He also got the crowd going by slipping North Carolina twists into the lyrics of several songs: In “Good Time,” the line became “Shot of Jack Daniels, beer on tap / Good-lookin’ Carolina woman set on my lap”; in “Country Boy,” it was “Climb in my bed, I’ll take you for a ride / Up city streets, down them North Carolina country roads, y’all”; and in “It’s Five O’Clock Somewhere”: “I ain’t had a day off in more than a year / My Carolina vacation’s gonna start right here.”
“Five O’Clock” and “Chattahoochee” — played back-to-back near the end of the night — were the biggest crowd-pleasers and generated the loudest revelry from the near-capacity crowd. But on a night packed with raucous moments, it was the quietest section of the show that arguably stood out the most.
Situated on stools with members of his eight-piece band during an acoustic break mid-show, Jackson spun campfire-style stories to set up some of his oldest songs, from “Here in the Real World” (which he credits as the one that saved his career from going nowhere) to “Wanted” (he says the chorus came to him in a motel during a rainstorm while he was watching “this old John Wayne Western” that he’d seen a dozen times) to “Chasing That Neon Rainbow.”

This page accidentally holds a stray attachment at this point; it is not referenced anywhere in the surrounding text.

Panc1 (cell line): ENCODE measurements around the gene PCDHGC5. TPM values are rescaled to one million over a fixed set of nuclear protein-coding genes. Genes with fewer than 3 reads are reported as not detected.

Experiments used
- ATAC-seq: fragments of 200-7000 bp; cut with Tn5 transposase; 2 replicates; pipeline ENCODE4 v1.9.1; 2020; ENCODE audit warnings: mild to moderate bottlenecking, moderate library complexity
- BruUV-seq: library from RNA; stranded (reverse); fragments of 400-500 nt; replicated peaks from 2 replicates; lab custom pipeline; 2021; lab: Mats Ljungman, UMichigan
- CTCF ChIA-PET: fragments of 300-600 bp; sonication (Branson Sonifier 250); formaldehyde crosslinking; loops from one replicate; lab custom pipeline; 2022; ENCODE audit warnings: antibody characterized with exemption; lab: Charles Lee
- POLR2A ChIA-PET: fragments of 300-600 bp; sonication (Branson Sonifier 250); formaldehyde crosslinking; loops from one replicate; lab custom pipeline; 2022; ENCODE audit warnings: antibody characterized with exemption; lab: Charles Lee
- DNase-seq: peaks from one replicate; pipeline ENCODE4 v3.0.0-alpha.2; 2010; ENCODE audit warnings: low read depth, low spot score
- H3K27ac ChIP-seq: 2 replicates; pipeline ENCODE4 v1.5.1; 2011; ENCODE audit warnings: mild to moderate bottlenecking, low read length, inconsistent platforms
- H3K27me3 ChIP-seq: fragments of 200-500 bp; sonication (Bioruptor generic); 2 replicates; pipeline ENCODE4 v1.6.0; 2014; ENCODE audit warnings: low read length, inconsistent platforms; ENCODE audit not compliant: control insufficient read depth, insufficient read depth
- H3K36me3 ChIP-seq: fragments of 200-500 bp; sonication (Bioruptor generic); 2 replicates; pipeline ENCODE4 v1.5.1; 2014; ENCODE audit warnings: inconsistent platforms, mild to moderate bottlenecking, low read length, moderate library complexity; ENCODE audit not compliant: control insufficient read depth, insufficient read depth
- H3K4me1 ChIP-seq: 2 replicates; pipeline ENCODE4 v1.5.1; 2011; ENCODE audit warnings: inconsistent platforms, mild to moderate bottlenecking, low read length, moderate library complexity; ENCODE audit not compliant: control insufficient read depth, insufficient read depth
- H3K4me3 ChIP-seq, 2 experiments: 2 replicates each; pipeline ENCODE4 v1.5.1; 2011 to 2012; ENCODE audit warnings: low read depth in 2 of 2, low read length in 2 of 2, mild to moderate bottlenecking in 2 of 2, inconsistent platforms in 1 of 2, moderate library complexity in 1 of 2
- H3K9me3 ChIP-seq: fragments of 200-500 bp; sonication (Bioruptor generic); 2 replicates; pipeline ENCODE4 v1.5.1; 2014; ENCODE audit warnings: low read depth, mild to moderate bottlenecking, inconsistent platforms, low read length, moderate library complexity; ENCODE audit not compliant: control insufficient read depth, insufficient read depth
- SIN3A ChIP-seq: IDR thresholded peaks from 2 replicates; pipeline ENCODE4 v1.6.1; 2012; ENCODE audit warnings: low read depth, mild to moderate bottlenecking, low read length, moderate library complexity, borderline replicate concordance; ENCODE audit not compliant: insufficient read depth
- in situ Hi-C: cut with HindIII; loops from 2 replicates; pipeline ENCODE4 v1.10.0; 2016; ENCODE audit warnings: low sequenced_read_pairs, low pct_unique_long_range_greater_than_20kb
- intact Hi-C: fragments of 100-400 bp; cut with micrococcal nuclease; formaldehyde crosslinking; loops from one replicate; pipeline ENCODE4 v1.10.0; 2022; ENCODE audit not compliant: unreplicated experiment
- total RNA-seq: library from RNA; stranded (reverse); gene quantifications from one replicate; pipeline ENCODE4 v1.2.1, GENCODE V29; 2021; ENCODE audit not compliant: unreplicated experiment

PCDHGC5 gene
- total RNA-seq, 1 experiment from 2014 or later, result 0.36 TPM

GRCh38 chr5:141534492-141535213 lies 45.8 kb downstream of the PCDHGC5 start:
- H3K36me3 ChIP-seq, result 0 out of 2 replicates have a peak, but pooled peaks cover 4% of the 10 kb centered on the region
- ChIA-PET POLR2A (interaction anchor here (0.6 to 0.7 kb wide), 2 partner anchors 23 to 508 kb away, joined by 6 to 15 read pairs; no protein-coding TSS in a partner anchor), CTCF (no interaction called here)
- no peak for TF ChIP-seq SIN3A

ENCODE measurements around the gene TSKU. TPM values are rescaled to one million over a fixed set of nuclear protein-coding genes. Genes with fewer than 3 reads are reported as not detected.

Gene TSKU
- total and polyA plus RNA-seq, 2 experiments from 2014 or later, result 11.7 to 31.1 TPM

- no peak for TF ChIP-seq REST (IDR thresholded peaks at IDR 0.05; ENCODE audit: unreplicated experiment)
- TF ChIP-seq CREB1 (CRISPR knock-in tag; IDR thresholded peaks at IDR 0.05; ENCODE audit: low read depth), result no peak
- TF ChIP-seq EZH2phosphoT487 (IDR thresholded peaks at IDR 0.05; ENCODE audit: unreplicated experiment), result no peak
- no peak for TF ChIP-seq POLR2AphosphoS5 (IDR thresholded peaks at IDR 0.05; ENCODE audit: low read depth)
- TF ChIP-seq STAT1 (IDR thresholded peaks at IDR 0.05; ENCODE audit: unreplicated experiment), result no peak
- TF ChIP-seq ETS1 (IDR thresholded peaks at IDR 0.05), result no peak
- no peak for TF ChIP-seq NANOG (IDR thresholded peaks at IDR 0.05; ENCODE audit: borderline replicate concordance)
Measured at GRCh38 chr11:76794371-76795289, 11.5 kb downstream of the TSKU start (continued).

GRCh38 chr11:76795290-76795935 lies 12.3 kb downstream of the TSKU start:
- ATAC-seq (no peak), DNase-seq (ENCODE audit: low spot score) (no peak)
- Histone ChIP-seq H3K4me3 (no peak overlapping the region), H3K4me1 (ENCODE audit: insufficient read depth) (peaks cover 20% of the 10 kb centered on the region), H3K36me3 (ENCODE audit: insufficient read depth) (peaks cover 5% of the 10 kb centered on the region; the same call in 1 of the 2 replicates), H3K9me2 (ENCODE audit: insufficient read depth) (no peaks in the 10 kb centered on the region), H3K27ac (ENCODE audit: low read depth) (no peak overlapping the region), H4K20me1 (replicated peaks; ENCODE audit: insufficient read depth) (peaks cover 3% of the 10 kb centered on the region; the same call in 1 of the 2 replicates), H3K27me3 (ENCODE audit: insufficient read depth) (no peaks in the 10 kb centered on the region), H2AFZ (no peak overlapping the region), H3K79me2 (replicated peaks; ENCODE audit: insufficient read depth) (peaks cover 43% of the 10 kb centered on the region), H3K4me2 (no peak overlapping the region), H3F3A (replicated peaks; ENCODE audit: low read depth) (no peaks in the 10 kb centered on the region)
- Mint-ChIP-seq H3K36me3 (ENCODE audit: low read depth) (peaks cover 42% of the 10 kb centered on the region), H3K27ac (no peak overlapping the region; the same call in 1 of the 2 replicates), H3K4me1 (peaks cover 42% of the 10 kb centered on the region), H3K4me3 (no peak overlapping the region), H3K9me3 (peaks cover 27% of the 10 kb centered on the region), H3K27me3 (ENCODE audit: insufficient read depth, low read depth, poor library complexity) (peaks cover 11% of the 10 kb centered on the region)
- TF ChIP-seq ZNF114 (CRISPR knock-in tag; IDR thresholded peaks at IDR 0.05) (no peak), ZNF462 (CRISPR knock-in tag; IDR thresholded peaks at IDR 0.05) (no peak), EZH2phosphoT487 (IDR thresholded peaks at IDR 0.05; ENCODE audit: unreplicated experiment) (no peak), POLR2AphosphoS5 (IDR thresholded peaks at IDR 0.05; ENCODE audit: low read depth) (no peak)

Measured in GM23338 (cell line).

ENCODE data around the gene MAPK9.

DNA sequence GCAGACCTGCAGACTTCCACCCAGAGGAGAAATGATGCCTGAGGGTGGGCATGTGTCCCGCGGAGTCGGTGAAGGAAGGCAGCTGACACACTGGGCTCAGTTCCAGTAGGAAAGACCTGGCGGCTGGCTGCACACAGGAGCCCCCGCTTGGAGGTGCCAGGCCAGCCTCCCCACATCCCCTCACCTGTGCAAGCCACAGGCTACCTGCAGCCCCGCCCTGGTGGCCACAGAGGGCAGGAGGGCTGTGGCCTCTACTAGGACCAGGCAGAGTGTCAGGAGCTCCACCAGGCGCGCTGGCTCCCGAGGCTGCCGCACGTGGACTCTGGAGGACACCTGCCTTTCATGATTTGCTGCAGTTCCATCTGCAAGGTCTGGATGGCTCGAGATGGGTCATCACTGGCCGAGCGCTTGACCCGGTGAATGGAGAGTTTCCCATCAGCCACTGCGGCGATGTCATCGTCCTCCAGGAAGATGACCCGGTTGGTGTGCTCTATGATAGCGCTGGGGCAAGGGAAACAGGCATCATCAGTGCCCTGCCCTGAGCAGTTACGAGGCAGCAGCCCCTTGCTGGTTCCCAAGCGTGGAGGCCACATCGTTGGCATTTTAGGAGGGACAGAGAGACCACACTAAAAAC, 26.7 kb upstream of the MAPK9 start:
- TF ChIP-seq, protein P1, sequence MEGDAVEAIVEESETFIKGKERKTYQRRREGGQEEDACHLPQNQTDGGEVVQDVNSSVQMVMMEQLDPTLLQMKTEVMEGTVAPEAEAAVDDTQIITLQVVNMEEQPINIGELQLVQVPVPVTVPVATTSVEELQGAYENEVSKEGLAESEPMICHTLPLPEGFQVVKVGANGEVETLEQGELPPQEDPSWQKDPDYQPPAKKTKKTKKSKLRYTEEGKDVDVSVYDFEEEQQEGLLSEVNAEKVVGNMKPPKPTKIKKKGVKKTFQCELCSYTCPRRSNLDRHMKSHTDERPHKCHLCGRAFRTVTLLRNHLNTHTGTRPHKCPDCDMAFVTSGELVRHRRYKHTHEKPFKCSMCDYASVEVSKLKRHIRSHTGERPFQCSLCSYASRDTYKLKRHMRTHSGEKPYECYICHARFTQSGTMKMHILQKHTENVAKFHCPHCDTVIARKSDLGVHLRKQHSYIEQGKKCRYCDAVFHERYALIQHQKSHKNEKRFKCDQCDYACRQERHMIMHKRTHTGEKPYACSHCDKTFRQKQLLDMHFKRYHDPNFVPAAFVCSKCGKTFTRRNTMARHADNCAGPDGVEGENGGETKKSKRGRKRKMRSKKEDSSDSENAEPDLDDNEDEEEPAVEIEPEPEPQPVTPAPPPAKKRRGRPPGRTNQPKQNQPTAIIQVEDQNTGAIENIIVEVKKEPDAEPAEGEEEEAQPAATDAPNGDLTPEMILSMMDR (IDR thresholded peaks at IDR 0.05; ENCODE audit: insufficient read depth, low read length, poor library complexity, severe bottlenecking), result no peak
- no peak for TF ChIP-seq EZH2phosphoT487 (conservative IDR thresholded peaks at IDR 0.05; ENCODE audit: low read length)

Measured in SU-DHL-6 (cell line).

Part of the opening verse of the latter, he told the crowd, was inspired by his memories of his late father winning a wooden radio in an employee contest at the Pepsi plant he worked at in Newnan, back when Jackson was about 5 years old. He said the radio sat on a counter at home and produced the first memories of music in his life.
That old wooden radio, he pointed out, is now in the Country Music Hall of Fame.
And so is Jackson, having been inducted in 2017.
Saturday night’s show was a good reminder of why he belongs there, and proof that — despite the loss of some of the spring in his step — he’s still a country force to be reckoned with in a live setting after all these years.
Don’t worry, y’all. Alan Jackson is aging just fine.
Alan Jackson’s setlist
1. “Gone Country”
2. “I Don’t Even Know Your Name”
3. “Livin’ on Love”
4. “Good Time”
5. “The Blues Man”
6. “Summertime Blues”
7. “Who’s Cheatin’ Who”
8. “Here in the Real World”
10. “Chasin’ That Neon Rainbow”
11. “Song for the Life”
12. “It Must Be Love”
13. “Seven Bridges Road”
14. “Little Bitty”
15. “Country Boy”
16. “Drive (For Daddy Gene)“
17. “Where Were You (When the World Stopped Turning)“
18. “Don’t Rock the Jukebox”
19. “Remember When”
20. “It’s Five O’Clock Somewhere”
22. “Where I Come From”
23. “Tall, Tall Trees”
24. “Mercury Blues”
25. “Dixie Highway”
Théoden Janes: 704-358-5897, @theodenjanes